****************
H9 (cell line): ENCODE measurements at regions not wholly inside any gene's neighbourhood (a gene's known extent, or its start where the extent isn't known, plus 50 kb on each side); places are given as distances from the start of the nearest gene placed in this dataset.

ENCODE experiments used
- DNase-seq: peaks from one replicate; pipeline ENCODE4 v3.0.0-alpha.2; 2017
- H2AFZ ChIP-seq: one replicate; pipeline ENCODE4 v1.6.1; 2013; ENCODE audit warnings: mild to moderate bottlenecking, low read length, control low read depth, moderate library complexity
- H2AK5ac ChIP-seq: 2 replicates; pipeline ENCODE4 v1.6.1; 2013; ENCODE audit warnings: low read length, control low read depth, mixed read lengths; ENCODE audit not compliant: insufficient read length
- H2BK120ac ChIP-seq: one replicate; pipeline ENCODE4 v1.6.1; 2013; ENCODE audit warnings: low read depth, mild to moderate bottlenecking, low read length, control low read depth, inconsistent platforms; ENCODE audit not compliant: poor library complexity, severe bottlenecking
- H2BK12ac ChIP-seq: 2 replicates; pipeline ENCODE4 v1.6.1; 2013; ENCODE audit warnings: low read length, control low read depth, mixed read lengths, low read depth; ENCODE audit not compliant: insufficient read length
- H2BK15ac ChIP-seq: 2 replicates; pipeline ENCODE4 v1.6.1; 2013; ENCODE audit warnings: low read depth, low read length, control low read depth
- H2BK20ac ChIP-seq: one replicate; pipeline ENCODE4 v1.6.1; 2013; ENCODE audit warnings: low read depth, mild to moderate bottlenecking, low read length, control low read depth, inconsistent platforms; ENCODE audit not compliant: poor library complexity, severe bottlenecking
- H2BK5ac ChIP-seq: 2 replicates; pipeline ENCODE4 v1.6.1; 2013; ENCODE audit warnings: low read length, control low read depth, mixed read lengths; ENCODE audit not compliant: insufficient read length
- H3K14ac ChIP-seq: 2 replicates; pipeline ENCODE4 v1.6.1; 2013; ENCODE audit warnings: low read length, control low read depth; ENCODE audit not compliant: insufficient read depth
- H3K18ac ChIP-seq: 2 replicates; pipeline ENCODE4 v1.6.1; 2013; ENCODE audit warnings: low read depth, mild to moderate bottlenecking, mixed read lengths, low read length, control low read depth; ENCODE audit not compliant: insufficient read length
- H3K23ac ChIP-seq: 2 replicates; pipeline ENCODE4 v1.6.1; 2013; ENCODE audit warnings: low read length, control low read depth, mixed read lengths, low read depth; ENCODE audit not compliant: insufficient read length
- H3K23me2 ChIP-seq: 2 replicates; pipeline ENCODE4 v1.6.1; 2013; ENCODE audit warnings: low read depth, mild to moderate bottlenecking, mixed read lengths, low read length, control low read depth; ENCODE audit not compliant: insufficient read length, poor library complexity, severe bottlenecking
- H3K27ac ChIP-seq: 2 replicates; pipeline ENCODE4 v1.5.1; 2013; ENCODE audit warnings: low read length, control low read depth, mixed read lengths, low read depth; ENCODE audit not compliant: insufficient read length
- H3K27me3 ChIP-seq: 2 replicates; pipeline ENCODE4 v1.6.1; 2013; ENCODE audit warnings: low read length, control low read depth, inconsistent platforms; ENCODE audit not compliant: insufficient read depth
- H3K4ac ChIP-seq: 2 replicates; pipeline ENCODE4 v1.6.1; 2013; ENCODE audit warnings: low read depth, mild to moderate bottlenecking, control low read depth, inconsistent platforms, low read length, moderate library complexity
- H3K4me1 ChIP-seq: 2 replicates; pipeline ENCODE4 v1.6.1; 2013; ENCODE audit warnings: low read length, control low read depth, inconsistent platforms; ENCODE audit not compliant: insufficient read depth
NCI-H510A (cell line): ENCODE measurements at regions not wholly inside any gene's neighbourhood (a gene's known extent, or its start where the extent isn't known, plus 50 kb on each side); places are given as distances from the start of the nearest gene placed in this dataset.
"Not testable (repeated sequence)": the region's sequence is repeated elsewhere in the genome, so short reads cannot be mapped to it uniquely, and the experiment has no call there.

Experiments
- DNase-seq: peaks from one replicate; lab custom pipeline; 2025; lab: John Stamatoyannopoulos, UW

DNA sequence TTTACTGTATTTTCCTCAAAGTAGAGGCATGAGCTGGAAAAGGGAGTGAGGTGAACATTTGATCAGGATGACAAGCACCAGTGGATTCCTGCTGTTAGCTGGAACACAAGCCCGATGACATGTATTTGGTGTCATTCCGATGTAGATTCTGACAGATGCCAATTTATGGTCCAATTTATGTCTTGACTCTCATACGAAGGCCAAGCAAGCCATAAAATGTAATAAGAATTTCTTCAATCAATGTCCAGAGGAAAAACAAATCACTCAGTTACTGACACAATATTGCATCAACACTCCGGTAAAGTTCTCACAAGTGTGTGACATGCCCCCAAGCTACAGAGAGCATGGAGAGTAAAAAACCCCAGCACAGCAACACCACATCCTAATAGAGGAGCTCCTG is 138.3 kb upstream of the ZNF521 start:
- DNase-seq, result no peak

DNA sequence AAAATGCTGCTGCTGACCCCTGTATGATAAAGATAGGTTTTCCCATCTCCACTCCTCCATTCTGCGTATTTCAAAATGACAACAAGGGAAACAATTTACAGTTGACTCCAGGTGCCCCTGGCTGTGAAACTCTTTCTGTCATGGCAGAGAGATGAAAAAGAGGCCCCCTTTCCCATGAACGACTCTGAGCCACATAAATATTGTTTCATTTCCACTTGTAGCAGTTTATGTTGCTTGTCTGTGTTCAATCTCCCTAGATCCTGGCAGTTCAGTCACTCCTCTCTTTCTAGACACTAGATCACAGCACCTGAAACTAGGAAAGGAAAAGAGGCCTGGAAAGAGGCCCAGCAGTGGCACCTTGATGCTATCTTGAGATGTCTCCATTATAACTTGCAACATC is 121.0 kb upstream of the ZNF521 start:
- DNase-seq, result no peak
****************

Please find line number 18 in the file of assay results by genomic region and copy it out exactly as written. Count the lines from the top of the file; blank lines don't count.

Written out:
- H3K4me1 ChIP-seq: 2 replicates; pipeline ENCODE4 v1.6.1; 2013; ENCODE audit warnings: low read length, control low read depth, inconsistent platforms; ENCODE audit not compliant: insufficient read depth